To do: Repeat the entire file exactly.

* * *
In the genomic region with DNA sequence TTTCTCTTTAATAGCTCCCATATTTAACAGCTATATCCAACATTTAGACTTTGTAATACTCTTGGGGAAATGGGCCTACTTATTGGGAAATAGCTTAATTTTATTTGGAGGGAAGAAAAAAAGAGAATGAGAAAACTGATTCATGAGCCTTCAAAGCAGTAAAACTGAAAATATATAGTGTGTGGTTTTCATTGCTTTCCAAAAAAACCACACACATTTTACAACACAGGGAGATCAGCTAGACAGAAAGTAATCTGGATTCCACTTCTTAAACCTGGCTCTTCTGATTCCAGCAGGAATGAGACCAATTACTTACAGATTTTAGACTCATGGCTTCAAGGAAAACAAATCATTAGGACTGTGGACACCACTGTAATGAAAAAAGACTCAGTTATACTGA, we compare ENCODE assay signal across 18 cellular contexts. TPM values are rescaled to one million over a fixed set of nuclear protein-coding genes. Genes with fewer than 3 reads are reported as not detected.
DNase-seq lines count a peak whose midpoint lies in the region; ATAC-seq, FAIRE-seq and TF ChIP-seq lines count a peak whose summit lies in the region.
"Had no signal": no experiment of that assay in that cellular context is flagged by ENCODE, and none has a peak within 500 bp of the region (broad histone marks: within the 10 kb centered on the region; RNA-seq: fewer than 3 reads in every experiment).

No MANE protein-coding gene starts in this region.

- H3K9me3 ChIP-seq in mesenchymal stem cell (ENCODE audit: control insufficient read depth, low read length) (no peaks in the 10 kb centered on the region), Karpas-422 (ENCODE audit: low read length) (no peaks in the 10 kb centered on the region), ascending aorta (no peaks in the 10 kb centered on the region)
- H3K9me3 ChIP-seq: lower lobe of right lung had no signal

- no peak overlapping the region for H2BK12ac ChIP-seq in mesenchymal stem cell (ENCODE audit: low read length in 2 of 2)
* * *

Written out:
In the genomic region with DNA sequence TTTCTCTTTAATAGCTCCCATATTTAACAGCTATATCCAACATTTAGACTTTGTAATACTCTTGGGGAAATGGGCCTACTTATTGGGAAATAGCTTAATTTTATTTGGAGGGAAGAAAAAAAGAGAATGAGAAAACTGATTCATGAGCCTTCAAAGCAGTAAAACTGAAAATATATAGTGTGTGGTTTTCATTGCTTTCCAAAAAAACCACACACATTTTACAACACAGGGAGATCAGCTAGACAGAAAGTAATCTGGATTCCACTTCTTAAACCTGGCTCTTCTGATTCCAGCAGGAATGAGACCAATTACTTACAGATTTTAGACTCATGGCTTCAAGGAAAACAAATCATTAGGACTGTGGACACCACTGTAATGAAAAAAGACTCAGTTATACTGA, we compare ENCODE assay signal across 18 cellular contexts. TPM values are rescaled to one million over a fixed set of nuclear protein-coding genes. Genes with fewer than 3 reads are reported as not detected.
DNase-seq lines count a peak whose midpoint lies in the region; ATAC-seq, FAIRE-seq and TF ChIP-seq lines count a peak whose summit lies in the region.
"Had no signal": no experiment of that assay in that cellular context is flagged by ENCODE, and none has a peak within 500 bp of the region (broad histone marks: within the 10 kb centered on the region; RNA-seq: fewer than 3 reads in every experiment).

No MANE protein-coding gene starts in this region.

- H3K9me3 ChIP-seq in mesenchymal stem cell (ENCODE audit: control insufficient read depth, low read length) (no peaks in the 10 kb centered on the region), Karpas-422 (ENCODE audit: low read length) (no peaks in the 10 kb centered on the region), ascending aorta (no peaks in the 10 kb centered on the region)
- H3K9me3 ChIP-seq: lower lobe of right lung had no signal

- no peak overlapping the region for H2BK12ac ChIP-seq in mesenchymal stem cell (ENCODE audit: low read length in 2 of 2)